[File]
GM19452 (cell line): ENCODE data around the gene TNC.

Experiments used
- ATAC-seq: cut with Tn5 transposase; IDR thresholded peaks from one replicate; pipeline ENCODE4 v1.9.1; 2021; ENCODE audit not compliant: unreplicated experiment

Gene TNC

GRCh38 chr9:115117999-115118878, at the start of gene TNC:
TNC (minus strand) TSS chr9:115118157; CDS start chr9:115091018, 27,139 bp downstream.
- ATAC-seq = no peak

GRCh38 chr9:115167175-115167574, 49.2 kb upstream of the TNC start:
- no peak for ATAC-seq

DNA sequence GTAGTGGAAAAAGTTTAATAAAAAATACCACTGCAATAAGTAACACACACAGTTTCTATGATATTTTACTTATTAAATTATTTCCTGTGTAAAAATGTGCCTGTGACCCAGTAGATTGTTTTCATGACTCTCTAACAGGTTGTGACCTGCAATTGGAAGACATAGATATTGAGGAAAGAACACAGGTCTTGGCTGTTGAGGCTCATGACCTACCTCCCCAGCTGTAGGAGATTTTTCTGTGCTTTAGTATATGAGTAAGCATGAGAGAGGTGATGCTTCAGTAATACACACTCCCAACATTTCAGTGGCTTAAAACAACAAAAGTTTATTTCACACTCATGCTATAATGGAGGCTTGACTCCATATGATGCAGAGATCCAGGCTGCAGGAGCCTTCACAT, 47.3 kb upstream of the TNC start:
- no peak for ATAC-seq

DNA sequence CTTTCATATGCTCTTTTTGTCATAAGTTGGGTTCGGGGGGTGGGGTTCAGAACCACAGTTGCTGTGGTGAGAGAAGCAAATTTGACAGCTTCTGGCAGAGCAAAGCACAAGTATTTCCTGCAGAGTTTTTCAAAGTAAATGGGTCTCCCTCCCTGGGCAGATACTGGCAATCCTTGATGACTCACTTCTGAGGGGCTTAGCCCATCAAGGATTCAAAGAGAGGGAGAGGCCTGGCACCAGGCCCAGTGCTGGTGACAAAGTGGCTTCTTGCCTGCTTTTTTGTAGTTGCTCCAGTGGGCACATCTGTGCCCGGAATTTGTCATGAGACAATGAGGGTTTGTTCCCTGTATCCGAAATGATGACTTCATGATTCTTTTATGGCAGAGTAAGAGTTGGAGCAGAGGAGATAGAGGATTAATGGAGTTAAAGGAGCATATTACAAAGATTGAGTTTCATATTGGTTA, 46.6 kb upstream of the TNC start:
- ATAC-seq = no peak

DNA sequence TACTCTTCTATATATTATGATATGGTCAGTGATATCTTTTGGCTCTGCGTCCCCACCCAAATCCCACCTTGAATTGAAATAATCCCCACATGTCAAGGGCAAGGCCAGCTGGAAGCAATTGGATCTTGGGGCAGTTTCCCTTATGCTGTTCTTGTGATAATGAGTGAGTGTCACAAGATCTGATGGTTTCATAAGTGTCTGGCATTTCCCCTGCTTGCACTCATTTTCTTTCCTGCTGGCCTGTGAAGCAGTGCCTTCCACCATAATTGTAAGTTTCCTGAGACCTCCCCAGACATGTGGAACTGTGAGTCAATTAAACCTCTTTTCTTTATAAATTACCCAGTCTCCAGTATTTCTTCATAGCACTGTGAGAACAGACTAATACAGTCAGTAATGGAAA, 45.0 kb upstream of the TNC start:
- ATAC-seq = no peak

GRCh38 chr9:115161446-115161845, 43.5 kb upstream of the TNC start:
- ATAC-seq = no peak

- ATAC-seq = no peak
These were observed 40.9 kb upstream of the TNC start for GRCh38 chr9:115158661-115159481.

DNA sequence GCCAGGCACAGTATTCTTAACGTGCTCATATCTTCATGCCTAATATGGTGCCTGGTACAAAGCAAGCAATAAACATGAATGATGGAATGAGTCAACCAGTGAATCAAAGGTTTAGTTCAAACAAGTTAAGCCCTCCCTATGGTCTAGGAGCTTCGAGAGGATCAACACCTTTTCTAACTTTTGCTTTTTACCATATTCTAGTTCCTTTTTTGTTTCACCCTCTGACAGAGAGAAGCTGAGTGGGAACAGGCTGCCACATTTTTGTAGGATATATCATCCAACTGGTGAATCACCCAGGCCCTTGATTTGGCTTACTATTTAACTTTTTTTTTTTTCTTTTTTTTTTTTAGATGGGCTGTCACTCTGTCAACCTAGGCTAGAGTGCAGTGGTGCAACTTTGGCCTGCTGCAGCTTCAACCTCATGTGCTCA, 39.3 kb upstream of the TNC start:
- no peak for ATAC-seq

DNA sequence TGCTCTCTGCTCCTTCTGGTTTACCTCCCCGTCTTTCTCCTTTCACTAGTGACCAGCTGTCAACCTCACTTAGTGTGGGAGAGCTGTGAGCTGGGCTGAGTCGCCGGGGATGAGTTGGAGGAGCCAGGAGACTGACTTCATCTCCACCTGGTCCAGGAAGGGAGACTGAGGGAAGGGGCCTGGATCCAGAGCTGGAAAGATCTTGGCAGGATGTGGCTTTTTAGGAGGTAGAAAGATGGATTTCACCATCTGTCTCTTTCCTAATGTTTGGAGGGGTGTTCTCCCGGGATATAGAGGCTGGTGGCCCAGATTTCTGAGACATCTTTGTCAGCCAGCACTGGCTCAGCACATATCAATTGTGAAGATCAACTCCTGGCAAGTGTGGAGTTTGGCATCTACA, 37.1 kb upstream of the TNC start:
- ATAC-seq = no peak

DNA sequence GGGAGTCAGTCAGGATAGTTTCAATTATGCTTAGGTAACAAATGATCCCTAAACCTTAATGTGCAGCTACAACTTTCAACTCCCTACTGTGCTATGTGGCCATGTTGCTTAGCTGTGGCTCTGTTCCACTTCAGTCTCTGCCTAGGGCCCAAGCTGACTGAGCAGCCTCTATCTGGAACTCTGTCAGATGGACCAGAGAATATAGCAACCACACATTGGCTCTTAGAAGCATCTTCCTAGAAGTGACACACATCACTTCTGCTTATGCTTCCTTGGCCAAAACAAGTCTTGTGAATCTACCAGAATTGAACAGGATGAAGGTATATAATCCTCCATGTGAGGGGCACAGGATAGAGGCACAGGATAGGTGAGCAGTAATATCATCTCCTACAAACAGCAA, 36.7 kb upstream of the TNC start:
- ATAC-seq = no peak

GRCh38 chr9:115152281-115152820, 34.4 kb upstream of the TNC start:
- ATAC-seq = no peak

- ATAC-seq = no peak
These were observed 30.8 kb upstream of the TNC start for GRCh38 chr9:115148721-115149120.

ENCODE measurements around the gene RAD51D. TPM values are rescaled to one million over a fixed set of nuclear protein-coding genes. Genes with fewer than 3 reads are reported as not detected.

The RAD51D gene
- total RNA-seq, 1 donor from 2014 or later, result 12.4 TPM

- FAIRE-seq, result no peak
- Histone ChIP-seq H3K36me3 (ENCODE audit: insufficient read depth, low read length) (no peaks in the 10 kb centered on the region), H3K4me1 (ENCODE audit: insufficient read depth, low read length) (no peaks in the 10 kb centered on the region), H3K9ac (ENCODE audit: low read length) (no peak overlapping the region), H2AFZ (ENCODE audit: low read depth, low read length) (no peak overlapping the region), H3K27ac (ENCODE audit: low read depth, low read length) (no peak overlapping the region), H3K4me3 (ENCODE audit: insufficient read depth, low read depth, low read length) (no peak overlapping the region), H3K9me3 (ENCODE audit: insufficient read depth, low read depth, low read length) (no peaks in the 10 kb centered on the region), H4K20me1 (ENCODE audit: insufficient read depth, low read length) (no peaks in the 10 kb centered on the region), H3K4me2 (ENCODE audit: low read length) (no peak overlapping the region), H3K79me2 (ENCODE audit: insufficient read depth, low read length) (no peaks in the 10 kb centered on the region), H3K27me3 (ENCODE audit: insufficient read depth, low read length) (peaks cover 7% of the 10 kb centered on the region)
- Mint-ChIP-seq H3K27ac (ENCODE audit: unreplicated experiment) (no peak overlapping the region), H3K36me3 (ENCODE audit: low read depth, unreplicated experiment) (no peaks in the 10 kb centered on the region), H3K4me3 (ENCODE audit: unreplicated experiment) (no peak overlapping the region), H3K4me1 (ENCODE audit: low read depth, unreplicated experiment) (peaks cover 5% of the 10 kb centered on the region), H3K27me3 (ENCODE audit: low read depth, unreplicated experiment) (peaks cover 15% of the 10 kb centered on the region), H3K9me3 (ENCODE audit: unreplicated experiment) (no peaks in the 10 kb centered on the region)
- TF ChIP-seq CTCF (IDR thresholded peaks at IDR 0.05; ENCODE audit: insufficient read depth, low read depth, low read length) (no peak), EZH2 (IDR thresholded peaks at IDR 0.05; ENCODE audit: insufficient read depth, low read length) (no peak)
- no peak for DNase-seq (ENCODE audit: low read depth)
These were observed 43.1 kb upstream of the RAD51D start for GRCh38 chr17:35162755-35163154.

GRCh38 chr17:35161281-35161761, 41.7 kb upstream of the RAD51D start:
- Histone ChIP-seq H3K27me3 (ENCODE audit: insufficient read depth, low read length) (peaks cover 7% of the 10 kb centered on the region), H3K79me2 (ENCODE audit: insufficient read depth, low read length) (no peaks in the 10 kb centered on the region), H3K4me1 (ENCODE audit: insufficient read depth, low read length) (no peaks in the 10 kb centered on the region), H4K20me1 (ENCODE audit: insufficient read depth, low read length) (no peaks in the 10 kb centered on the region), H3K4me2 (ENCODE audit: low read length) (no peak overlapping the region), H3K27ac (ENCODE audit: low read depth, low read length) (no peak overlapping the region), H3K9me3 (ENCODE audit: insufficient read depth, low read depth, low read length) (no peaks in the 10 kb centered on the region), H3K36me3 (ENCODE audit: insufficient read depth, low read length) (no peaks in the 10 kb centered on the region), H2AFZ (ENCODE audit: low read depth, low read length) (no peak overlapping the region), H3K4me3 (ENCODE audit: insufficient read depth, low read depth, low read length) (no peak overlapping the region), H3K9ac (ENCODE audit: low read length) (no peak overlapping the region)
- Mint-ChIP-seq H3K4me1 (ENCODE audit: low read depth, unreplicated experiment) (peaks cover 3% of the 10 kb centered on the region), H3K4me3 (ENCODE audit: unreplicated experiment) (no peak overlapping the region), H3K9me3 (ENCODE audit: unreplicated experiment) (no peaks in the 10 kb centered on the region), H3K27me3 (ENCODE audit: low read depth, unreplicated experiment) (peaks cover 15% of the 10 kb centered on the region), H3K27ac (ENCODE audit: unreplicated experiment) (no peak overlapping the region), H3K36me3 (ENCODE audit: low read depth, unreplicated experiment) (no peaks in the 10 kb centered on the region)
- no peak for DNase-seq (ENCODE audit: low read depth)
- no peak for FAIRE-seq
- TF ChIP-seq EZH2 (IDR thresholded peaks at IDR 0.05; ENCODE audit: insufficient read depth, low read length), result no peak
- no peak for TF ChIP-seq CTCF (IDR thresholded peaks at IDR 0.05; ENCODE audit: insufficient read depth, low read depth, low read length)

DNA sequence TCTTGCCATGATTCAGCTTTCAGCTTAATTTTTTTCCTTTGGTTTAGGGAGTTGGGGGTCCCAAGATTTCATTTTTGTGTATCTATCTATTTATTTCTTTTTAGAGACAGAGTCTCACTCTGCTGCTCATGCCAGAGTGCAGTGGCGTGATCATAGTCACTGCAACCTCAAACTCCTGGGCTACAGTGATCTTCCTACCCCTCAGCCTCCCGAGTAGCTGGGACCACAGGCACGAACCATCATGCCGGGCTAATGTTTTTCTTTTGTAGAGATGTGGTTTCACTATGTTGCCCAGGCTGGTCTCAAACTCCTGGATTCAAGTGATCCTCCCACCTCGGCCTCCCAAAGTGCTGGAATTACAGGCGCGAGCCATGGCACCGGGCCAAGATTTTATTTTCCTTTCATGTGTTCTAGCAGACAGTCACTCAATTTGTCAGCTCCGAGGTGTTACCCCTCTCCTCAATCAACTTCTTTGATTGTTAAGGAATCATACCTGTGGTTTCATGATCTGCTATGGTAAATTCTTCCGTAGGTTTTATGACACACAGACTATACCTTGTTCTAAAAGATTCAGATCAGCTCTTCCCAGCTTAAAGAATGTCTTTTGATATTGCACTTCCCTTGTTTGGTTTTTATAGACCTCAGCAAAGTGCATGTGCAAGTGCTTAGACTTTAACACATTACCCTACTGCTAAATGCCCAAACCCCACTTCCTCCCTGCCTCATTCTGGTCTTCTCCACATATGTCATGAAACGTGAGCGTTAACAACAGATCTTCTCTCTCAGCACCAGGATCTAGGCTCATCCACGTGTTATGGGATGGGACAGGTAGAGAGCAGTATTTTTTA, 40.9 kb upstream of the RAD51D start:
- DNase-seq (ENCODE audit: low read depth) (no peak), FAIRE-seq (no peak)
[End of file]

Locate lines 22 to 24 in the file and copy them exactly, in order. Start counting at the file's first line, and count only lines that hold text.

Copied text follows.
DNA sequence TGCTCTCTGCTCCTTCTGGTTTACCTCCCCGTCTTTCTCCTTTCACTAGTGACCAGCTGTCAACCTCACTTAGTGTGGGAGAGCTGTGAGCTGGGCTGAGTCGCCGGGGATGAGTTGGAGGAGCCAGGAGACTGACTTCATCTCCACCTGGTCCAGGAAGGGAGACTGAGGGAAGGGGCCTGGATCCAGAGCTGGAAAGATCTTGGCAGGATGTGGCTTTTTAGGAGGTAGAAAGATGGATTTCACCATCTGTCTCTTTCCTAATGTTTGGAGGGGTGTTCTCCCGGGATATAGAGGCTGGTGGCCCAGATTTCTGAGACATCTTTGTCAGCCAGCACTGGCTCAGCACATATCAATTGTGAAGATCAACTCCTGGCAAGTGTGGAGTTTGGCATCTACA, 37.1 kb upstream of the TNC start:
- ATAC-seq = no peak

DNA sequence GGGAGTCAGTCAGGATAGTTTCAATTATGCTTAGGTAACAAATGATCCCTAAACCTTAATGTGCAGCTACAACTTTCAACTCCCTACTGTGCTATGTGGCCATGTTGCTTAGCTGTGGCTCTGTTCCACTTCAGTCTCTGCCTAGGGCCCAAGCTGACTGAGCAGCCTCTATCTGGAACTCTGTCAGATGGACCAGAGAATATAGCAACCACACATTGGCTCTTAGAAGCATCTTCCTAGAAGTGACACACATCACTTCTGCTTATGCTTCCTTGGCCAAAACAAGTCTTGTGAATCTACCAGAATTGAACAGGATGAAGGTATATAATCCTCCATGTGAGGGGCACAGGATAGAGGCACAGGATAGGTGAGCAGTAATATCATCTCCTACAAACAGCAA, 36.7 kb upstream of the TNC start: